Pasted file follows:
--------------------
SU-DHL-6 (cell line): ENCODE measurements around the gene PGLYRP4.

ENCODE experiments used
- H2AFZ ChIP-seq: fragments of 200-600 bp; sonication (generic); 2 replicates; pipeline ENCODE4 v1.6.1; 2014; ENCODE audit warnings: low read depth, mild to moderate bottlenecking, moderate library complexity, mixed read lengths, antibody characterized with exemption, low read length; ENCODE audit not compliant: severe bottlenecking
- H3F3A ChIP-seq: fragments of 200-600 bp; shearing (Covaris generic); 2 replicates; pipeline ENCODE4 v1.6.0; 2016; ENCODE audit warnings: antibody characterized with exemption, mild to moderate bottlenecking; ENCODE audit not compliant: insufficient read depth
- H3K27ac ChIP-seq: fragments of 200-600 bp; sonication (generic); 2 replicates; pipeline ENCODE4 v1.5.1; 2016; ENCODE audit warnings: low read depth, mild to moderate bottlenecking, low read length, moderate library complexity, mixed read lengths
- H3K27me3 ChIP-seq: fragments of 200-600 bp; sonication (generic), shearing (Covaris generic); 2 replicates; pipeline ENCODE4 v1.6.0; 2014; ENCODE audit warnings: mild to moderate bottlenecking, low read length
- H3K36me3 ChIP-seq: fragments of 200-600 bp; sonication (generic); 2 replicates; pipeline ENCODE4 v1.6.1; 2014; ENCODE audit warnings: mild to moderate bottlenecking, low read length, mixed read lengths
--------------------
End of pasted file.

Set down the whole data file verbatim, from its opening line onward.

SU-DHL-6 (cell line): ENCODE measurements around the gene PGLYRP4.

ENCODE experiments used
- H2AFZ ChIP-seq: fragments of 200-600 bp; sonication (generic); 2 replicates; pipeline ENCODE4 v1.6.1; 2014; ENCODE audit warnings: low read depth, mild to moderate bottlenecking, moderate library complexity, mixed read lengths, antibody characterized with exemption, low read length; ENCODE audit not compliant: severe bottlenecking
- H3F3A ChIP-seq: fragments of 200-600 bp; shearing (Covaris generic); 2 replicates; pipeline ENCODE4 v1.6.0; 2016; ENCODE audit warnings: antibody characterized with exemption, mild to moderate bottlenecking; ENCODE audit not compliant: insufficient read depth
- H3K27ac ChIP-seq: fragments of 200-600 bp; sonication (generic); 2 replicates; pipeline ENCODE4 v1.5.1; 2016; ENCODE audit warnings: low read depth, mild to moderate bottlenecking, low read length, moderate library complexity, mixed read lengths
- H3K27me3 ChIP-seq: fragments of 200-600 bp; sonication (generic), shearing (Covaris generic); 2 replicates; pipeline ENCODE4 v1.6.0; 2014; ENCODE audit warnings: mild to moderate bottlenecking, low read length
- H3K36me3 ChIP-seq: fragments of 200-600 bp; sonication (generic); 2 replicates; pipeline ENCODE4 v1.6.1; 2014; ENCODE audit warnings: mild to moderate bottlenecking, low read length, mixed read lengths